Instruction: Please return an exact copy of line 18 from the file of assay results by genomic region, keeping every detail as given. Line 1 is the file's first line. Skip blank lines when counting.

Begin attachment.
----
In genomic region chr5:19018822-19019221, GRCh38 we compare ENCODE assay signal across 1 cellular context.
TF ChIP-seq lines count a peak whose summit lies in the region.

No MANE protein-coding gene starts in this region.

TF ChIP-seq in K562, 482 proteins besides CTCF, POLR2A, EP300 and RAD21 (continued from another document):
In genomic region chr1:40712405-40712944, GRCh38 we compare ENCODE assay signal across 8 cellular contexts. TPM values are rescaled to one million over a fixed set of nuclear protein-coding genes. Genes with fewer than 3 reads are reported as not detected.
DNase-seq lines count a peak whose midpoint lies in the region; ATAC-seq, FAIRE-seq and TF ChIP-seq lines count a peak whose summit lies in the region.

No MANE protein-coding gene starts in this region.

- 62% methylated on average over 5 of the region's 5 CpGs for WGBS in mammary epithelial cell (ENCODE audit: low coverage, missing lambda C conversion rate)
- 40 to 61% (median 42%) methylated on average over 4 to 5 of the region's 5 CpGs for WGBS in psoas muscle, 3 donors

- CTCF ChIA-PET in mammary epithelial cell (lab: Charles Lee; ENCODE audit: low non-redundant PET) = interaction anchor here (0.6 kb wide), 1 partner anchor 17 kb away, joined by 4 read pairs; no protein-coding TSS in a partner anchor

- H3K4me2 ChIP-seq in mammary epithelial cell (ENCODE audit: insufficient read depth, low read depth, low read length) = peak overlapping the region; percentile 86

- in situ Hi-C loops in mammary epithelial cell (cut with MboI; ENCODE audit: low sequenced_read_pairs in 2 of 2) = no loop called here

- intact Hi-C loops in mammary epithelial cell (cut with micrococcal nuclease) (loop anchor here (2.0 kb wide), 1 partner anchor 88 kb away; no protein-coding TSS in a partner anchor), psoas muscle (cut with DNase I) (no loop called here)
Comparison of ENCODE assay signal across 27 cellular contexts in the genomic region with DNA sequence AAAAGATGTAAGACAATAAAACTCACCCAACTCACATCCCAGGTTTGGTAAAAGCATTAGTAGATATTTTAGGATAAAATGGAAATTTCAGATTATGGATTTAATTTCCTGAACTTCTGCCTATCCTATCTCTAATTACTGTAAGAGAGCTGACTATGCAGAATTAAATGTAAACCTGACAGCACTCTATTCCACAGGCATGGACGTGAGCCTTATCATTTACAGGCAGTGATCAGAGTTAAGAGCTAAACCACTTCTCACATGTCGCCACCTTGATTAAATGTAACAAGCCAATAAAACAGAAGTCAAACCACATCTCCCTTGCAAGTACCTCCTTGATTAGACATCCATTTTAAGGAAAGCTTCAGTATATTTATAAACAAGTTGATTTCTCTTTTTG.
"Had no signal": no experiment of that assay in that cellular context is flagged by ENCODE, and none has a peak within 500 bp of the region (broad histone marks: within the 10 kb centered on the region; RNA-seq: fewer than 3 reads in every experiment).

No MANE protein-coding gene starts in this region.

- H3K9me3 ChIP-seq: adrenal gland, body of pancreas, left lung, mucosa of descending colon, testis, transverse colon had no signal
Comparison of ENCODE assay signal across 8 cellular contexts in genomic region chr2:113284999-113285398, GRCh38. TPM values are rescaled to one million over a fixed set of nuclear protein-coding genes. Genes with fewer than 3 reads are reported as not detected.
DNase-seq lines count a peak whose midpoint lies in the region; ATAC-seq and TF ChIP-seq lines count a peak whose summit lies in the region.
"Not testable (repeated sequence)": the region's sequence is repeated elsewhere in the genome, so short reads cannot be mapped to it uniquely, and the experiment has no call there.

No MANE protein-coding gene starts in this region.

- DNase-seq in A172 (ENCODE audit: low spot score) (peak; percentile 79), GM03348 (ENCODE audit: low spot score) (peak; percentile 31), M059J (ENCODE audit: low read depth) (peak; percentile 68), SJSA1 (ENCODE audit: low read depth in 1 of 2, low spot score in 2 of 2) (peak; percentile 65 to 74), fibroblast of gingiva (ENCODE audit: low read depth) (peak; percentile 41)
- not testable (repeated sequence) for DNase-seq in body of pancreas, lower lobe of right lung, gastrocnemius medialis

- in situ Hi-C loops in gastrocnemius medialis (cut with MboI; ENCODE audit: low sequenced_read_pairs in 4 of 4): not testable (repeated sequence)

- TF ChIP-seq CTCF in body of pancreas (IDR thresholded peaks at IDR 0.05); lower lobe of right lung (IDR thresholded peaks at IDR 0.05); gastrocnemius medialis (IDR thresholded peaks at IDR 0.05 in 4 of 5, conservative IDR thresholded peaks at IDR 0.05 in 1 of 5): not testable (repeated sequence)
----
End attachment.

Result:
Comparison of ENCODE assay signal across 8 cellular contexts in genomic region chr2:113284999-113285398, GRCh38. TPM values are rescaled to one million over a fixed set of nuclear protein-coding genes. Genes with fewer than 3 reads are reported as not detected.